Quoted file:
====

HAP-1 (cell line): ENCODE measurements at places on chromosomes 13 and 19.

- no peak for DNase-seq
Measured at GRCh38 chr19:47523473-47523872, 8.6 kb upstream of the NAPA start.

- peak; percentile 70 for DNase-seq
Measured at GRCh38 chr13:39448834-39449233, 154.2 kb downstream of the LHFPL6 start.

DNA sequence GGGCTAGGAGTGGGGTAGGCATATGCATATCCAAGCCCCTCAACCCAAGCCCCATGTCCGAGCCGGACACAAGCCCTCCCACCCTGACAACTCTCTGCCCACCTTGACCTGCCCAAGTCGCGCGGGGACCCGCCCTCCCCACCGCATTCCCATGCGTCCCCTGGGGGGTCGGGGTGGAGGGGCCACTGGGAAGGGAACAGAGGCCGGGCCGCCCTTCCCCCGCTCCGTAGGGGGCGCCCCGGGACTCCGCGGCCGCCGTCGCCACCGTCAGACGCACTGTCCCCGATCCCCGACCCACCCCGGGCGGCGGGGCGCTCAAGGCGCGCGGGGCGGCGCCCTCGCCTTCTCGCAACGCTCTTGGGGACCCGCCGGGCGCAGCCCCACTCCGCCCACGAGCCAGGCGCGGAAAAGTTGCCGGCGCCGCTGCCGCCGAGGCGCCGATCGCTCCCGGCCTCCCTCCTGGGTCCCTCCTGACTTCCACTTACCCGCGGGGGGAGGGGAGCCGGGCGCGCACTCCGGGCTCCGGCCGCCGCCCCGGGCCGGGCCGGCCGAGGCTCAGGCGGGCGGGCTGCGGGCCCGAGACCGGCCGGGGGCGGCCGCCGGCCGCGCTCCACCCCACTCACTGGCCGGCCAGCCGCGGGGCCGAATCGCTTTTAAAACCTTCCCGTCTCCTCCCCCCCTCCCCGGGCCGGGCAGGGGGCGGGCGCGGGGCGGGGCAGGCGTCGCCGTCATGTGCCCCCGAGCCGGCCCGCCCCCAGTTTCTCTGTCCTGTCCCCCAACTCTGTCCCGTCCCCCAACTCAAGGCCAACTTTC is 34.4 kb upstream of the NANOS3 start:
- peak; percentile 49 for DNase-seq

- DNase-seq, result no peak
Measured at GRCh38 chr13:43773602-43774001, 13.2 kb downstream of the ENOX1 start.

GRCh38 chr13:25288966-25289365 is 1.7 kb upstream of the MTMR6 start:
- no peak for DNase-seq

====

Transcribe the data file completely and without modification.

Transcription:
HAP-1 (cell line): ENCODE measurements at places on chromosomes 13 and 19.

- no peak for DNase-seq
Measured at GRCh38 chr19:47523473-47523872, 8.6 kb upstream of the NAPA start.

- peak; percentile 70 for DNase-seq
Measured at GRCh38 chr13:39448834-39449233, 154.2 kb downstream of the LHFPL6 start.

DNA sequence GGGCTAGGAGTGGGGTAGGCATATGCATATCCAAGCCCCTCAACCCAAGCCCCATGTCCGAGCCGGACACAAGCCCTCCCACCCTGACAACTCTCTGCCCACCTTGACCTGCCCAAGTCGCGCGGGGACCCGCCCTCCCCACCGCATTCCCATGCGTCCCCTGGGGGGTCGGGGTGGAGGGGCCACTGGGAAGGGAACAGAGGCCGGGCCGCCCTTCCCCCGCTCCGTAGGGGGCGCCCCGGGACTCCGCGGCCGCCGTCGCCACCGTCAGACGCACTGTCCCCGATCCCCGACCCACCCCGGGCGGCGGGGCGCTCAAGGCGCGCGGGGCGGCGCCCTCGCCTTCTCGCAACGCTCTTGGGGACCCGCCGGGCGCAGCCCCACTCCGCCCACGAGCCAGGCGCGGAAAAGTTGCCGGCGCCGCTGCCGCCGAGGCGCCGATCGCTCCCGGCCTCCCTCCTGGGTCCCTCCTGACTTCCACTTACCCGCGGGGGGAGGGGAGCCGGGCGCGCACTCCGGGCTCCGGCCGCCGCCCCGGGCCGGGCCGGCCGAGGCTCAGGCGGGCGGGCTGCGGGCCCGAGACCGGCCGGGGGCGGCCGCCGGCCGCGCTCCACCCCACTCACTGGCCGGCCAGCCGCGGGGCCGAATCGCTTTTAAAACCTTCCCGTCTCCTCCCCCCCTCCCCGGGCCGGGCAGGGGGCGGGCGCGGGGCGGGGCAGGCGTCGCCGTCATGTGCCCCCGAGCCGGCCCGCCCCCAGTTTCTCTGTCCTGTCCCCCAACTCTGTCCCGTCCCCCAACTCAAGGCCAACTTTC is 34.4 kb upstream of the NANOS3 start:
- peak; percentile 49 for DNase-seq

- DNase-seq, result no peak
Measured at GRCh38 chr13:43773602-43774001, 13.2 kb downstream of the ENOX1 start.

GRCh38 chr13:25288966-25289365 is 1.7 kb upstream of the MTMR6 start:
- no peak for DNase-seq